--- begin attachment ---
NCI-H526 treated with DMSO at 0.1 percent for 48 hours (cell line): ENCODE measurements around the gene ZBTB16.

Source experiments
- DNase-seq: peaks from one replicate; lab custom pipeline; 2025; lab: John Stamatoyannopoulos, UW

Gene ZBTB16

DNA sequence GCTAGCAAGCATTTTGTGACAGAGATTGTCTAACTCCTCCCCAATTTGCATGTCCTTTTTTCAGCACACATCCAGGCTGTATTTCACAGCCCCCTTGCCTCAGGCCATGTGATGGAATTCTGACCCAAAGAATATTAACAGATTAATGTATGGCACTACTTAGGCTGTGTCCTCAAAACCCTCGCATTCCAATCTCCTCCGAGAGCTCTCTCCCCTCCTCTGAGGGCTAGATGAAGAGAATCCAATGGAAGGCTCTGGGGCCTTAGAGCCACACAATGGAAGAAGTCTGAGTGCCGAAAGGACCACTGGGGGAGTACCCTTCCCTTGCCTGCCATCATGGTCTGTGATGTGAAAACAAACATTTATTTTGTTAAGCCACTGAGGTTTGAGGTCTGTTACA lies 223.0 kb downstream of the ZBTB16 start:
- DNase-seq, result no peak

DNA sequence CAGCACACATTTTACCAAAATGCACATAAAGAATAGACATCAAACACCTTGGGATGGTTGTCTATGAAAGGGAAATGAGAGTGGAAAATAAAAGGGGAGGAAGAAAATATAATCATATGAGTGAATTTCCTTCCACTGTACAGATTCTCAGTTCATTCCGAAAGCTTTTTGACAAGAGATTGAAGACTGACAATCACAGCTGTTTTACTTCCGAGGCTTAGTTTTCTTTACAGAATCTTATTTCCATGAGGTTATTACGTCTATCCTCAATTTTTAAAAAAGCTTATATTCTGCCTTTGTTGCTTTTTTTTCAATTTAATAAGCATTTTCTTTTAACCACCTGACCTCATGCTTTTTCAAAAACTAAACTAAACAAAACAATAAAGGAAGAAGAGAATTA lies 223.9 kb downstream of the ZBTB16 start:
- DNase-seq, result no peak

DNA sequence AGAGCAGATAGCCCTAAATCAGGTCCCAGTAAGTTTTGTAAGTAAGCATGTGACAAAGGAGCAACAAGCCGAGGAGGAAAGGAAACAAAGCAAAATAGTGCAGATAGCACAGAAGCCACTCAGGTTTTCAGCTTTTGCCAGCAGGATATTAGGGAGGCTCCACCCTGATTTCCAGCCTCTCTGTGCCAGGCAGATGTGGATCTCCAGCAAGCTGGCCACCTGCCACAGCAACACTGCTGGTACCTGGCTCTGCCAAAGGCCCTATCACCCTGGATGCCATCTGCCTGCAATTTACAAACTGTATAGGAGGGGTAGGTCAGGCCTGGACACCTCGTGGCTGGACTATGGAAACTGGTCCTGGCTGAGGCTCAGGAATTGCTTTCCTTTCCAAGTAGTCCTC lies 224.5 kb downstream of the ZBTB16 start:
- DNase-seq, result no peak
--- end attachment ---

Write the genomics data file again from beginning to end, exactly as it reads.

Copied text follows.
NCI-H526 treated with DMSO at 0.1 percent for 48 hours (cell line): ENCODE measurements around the gene ZBTB16.

Source experiments
- DNase-seq: peaks from one replicate; lab custom pipeline; 2025; lab: John Stamatoyannopoulos, UW

Gene ZBTB16

DNA sequence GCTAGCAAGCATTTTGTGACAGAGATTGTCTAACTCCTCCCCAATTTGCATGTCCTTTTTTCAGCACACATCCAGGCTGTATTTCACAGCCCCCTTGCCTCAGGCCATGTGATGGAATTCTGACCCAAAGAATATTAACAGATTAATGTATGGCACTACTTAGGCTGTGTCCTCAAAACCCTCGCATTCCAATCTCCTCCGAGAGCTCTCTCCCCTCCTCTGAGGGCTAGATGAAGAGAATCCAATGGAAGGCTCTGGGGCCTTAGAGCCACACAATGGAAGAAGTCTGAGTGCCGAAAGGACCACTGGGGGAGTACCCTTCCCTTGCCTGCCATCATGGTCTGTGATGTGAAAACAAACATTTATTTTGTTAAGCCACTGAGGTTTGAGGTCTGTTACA lies 223.0 kb downstream of the ZBTB16 start:
- DNase-seq, result no peak

DNA sequence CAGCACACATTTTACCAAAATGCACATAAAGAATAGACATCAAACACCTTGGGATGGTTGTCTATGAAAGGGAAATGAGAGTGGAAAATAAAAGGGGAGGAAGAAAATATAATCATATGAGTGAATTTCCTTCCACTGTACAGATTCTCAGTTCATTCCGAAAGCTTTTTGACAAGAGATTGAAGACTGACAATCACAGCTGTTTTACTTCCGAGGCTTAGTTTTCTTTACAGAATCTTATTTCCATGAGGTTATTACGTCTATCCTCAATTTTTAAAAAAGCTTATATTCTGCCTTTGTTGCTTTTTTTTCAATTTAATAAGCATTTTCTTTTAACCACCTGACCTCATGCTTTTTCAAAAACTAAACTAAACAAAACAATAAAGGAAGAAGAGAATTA lies 223.9 kb downstream of the ZBTB16 start:
- DNase-seq, result no peak

DNA sequence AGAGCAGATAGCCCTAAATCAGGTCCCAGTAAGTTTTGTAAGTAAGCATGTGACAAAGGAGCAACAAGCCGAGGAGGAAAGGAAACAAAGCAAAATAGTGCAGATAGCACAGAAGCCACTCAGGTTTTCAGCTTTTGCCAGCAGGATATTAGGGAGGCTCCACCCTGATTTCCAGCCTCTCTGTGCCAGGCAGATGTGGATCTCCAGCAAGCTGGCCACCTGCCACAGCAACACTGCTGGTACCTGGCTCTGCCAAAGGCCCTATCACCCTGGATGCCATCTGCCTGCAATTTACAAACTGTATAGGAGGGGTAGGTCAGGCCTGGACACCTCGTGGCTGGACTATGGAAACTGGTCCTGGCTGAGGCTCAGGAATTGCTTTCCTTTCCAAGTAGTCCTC lies 224.5 kb downstream of the ZBTB16 start:
- DNase-seq, result no peak